The Beacon

The cafeteria dilemma

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Trying to eat for a specific dietary requirement at the SUB sometimes is difficult. Even if you just want to eat a little bit healthier, finding the food you want and need can be an issue.

Eating in Henry’s Dining Hall, more commonly known as the SUB, is not a terrible thing in itself. The staff members are always friendly and welcoming; the options are always varied; and the salad bar is plentiful.

And while we vegetarians love the vegan sloppy joes and falafel the SUB has offered, we don’t feel that the options are always so exciting — or visible.

The seniors of The Beacon Editorial Board remember a time where there was a designated section, every day, with vegetarian options and tofu galore.

Now, if you want the vegetarian option you have to ask for it. Located next to the sandwich section, the sign indicates that a vegetarian meal should be served in this section. However, there’s normally only a meat option visible here instead.

The vegetarian and vegan options are served near the wall behind this station, but the lack of wonderful, ready-to-eat meat-free options on plates leave some people assuming the only completely meat-free options available are the pizza, pasta and salad bar.

Even upon discovery that there is in fact a vegetarian section, the offerings aren’t always that varied, with bean burgers being offered two days in a row last week.

While asking for a meal is not necessarily an issue considering people who have gluten intolerances are required to do this, sometimes you can’t help but feel like a burden when someone has to leave their station to go make you a vegetarian meal, sometimes leaving another station empty. Bean burgers can take up to 10 minutes to prepare – this is a long time to wait for such a simple meal.

But shouldn’t the vegetarian option be in one of the main serving stations? Vegetarianism isn’t a niche dietary requirement anymore. Nor are you required to be a vegetarian to eat a meat-free meal.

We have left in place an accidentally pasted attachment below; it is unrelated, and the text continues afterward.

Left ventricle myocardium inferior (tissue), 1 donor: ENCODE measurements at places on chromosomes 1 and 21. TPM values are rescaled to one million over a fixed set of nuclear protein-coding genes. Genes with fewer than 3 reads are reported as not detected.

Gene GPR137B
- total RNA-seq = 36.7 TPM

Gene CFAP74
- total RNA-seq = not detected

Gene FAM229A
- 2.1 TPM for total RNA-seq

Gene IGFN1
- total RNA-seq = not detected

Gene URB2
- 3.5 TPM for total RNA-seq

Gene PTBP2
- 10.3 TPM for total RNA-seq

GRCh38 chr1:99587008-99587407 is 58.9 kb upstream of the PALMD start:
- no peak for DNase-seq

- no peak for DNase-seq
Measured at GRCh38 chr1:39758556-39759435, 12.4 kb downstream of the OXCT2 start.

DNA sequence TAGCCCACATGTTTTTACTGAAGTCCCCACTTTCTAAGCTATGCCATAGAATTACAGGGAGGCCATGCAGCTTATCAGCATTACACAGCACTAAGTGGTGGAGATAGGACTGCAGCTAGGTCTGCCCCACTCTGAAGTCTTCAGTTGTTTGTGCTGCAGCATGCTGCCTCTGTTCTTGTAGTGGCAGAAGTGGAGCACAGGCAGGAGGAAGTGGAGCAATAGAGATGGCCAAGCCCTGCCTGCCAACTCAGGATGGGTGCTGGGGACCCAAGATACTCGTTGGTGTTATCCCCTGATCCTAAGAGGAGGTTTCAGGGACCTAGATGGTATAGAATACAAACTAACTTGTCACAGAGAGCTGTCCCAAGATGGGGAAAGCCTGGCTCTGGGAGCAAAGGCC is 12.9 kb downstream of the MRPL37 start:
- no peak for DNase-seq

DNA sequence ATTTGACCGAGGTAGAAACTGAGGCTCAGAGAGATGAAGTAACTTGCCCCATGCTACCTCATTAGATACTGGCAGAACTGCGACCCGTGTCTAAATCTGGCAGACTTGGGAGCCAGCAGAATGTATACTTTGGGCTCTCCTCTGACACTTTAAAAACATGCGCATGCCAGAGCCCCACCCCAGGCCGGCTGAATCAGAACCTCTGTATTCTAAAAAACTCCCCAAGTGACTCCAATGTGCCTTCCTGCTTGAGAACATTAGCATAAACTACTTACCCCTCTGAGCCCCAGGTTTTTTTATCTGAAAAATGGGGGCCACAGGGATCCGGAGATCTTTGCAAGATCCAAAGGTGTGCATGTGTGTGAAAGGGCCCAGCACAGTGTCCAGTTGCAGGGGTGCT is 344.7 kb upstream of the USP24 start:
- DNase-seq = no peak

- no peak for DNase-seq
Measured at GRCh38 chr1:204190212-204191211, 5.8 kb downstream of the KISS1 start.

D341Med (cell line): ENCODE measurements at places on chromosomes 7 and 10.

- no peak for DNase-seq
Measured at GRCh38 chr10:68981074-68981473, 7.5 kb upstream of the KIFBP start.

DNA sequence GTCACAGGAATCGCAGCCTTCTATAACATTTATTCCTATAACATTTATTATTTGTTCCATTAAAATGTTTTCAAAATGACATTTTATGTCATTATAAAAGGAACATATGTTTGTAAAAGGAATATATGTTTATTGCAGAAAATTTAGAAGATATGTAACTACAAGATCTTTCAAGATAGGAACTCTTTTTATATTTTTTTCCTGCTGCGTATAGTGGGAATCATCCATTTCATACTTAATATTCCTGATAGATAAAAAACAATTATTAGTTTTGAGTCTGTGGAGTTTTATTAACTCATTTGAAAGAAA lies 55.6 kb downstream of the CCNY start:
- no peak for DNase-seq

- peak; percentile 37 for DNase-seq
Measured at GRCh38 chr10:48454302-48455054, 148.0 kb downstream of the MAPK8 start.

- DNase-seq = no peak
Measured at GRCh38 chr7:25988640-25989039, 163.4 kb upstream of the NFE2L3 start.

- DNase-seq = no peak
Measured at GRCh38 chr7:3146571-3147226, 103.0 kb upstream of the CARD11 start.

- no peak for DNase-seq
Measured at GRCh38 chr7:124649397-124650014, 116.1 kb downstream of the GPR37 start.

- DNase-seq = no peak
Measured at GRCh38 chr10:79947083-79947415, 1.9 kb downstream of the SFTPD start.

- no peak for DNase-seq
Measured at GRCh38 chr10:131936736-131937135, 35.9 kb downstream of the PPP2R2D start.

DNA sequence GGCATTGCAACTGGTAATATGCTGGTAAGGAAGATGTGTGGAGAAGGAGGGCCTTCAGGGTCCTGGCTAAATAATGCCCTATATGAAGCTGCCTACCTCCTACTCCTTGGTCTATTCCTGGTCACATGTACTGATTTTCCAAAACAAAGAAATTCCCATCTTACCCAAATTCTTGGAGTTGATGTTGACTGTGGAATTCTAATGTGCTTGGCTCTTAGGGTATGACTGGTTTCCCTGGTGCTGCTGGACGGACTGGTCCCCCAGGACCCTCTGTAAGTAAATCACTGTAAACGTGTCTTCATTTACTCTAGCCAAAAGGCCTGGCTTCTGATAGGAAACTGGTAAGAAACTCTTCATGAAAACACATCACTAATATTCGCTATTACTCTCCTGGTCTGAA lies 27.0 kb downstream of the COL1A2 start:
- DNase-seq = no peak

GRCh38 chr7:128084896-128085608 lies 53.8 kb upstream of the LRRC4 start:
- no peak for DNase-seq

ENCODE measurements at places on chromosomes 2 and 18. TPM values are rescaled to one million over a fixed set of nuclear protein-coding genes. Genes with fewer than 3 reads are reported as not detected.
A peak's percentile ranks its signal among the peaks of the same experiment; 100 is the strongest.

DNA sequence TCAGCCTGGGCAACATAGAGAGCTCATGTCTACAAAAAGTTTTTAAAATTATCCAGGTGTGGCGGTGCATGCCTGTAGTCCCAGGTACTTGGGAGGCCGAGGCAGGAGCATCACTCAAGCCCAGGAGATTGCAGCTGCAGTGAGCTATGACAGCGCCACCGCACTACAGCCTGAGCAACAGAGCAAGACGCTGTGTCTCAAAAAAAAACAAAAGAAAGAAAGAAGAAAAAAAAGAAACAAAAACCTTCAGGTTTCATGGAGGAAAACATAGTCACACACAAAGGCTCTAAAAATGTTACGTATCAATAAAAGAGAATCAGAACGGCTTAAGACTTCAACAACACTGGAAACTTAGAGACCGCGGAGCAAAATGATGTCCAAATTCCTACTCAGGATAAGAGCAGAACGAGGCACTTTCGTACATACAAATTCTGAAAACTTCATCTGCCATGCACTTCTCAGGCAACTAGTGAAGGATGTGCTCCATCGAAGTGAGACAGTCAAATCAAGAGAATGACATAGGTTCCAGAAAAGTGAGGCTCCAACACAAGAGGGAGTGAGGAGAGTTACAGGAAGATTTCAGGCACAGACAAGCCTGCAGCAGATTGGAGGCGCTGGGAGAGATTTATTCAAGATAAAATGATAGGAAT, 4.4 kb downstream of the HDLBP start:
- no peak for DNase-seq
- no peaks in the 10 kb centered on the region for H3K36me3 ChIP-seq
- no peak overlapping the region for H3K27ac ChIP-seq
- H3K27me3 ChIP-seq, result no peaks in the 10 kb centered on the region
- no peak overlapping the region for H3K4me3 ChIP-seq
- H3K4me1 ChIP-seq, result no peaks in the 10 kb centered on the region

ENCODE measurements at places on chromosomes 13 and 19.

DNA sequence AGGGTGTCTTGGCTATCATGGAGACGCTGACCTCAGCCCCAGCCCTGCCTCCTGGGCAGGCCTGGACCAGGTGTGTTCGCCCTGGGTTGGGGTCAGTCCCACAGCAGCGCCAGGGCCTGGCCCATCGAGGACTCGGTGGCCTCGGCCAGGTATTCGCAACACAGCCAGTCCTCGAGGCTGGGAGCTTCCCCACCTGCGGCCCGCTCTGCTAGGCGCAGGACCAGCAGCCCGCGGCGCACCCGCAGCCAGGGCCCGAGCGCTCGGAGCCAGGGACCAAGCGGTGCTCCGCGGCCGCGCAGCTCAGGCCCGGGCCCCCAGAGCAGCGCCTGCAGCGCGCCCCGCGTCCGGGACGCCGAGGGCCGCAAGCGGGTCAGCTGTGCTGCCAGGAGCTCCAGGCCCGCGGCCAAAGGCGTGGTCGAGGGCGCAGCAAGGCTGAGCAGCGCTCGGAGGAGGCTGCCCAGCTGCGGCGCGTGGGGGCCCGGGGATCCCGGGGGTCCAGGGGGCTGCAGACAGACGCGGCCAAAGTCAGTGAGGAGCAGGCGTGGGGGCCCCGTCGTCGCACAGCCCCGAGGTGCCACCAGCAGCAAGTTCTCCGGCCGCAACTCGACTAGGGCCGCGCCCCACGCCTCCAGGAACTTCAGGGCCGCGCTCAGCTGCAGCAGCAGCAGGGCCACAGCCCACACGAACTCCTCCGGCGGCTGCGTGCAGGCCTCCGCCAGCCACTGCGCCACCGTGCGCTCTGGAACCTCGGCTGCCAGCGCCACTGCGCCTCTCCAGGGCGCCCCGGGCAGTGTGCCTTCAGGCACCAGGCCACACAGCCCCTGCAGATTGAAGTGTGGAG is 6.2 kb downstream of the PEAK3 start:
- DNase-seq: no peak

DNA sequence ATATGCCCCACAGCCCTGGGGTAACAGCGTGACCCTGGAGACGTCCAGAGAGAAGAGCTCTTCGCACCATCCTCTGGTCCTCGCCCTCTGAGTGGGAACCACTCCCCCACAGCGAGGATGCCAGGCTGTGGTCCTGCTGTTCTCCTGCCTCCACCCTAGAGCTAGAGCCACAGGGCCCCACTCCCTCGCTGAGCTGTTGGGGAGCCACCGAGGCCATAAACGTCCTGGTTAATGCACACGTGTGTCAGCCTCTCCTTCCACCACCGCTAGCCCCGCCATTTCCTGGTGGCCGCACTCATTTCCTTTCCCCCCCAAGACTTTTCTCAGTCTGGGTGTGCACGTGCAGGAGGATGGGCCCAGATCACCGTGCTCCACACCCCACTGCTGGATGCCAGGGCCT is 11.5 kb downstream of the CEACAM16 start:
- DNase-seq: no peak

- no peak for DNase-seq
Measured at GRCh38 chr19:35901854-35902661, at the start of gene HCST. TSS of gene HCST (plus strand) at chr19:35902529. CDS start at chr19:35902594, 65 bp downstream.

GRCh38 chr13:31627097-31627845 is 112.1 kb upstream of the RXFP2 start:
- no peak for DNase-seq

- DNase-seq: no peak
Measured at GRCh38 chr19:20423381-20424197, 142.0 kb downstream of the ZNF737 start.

According to One Green Planet, 30 percent of Americans are vegetarian, with 6 percent claiming they are vegan. While the Wilkes population might not represent these statistics, it shouldn’t mean that meat-free options are pushed to the back and hidden. If vegetarian meals were part of the main serving area, it’s likely that meat eaters would choose it too — and that might be in their best interest.

The Physicians Committee writes how leaving out meat has many benefits. According to studies done in England and Germany, vegetarian diets reduce the risk of cancer by 40 percent. Less meat also reduces the risk of heart disease and lowers blood pressure.

The environment also benefits from less meat consumption. TIME wrote that livestock contributes to 14 percent of global greenhouse gas emissions. A vegetarian diet could cut this down by 63 percent.

TIME also claimed that vegetarianism could reduce healthcare costs by $1 trillion each year.

While the Beacon Editorial Board isn’t suggesting all students adopt a vegetarian or vegan diet, the increased inclusivity of vegetarian meals at the SUB could reduce students’ meat intake, increase health and save the environment.

It would especially make the lives of people who are participating in Lent a little easier when they aren’t used to navigating the vegetarian life.

Some students have had to opt out of the meal plan service entirely. With the lack of Kosher meals offered, Jewish students are left with little options. One student who no longer has a meal plan said: “I don’t have a meal plan because I wasn’t able to eat there [in the SUB]. Being a Kosher student, there was nothing for them to offer me so I had to opt out.”

Luckily, the student who spoke to The Beacon lives in University Towers, so has access to a proper kitchen and cooking equipment. However, what about the students who don’t have access to such facilities in some of the residence halls? While a shared kitchen is handy for snacks and making small meals, it’s not exactly ideal if for cooking every meal.

Healthy eating in general can sometimes be a difficult experience. With pizza offered at all times, the large variety of high-sugar cereals, and a lack of vegetables at some serving stations, it’s all too tempting to choose an unhealthy option over a nutritious meal.

The fact of the matter is, all resident students are required to purchase a meal plan. Freshmen are required to purchase the Colonel Gold plan, which costs $2,785 per semester. For students who remain on campus for the rest of their years, the cheapest meal plan is $2,427.

If you’re a vegetarian, or have a niche dietary requirement, are you really getting the most from your money when you have to ask for a meal that should arguably be readily available?

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The cafeteria dilemma